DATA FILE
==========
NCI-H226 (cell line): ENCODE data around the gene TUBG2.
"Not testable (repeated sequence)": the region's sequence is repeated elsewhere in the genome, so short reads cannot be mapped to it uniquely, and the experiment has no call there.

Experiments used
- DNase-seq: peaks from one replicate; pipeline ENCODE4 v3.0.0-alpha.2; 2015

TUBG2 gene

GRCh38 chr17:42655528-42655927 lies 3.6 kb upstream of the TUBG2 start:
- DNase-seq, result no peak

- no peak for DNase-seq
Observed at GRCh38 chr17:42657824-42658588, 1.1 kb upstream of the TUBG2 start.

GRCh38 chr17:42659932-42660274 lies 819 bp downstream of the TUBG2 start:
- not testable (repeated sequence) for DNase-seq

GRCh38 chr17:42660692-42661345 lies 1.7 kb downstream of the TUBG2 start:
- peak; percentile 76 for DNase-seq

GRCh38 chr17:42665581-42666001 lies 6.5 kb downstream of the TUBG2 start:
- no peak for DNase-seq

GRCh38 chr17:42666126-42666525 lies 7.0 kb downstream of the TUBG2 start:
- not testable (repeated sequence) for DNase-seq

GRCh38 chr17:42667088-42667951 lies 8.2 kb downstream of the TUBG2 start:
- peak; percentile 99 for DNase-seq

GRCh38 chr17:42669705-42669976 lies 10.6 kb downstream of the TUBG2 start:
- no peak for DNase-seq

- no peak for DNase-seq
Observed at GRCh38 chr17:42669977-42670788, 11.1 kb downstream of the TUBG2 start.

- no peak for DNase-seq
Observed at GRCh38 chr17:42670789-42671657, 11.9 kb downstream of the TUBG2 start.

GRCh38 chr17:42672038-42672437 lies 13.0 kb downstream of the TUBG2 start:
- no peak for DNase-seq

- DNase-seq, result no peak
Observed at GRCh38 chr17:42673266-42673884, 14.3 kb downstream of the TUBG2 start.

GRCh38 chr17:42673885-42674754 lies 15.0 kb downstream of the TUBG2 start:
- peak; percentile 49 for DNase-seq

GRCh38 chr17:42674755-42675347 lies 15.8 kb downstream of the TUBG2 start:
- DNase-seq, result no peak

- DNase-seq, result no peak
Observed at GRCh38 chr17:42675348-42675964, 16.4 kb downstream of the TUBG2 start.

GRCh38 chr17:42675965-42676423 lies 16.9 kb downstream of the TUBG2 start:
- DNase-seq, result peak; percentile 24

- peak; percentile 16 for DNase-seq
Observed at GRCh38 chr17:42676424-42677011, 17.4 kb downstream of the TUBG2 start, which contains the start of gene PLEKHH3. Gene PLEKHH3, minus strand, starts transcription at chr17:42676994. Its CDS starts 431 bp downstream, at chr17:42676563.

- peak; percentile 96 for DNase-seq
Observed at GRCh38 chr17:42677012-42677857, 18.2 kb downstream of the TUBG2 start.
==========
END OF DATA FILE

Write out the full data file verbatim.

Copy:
NCI-H226 (cell line): ENCODE data around the gene TUBG2.
"Not testable (repeated sequence)": the region's sequence is repeated elsewhere in the genome, so short reads cannot be mapped to it uniquely, and the experiment has no call there.

Experiments used
- DNase-seq: peaks from one replicate; pipeline ENCODE4 v3.0.0-alpha.2; 2015

TUBG2 gene

GRCh38 chr17:42655528-42655927 lies 3.6 kb upstream of the TUBG2 start:
- DNase-seq, result no peak

- no peak for DNase-seq
Observed at GRCh38 chr17:42657824-42658588, 1.1 kb upstream of the TUBG2 start.

GRCh38 chr17:42659932-42660274 lies 819 bp downstream of the TUBG2 start:
- not testable (repeated sequence) for DNase-seq

GRCh38 chr17:42660692-42661345 lies 1.7 kb downstream of the TUBG2 start:
- peak; percentile 76 for DNase-seq

GRCh38 chr17:42665581-42666001 lies 6.5 kb downstream of the TUBG2 start:
- no peak for DNase-seq

GRCh38 chr17:42666126-42666525 lies 7.0 kb downstream of the TUBG2 start:
- not testable (repeated sequence) for DNase-seq

GRCh38 chr17:42667088-42667951 lies 8.2 kb downstream of the TUBG2 start:
- peak; percentile 99 for DNase-seq

GRCh38 chr17:42669705-42669976 lies 10.6 kb downstream of the TUBG2 start:
- no peak for DNase-seq

- no peak for DNase-seq
Observed at GRCh38 chr17:42669977-42670788, 11.1 kb downstream of the TUBG2 start.

- no peak for DNase-seq
Observed at GRCh38 chr17:42670789-42671657, 11.9 kb downstream of the TUBG2 start.

GRCh38 chr17:42672038-42672437 lies 13.0 kb downstream of the TUBG2 start:
- no peak for DNase-seq

- DNase-seq, result no peak
Observed at GRCh38 chr17:42673266-42673884, 14.3 kb downstream of the TUBG2 start.

GRCh38 chr17:42673885-42674754 lies 15.0 kb downstream of the TUBG2 start:
- peak; percentile 49 for DNase-seq

GRCh38 chr17:42674755-42675347 lies 15.8 kb downstream of the TUBG2 start:
- DNase-seq, result no peak

- DNase-seq, result no peak
Observed at GRCh38 chr17:42675348-42675964, 16.4 kb downstream of the TUBG2 start.

GRCh38 chr17:42675965-42676423 lies 16.9 kb downstream of the TUBG2 start:
- DNase-seq, result peak; percentile 24

- peak; percentile 16 for DNase-seq
Observed at GRCh38 chr17:42676424-42677011, 17.4 kb downstream of the TUBG2 start, which contains the start of gene PLEKHH3. Gene PLEKHH3, minus strand, starts transcription at chr17:42676994. Its CDS starts 431 bp downstream, at chr17:42676563.

- peak; percentile 96 for DNase-seq
Observed at GRCh38 chr17:42677012-42677857, 18.2 kb downstream of the TUBG2 start.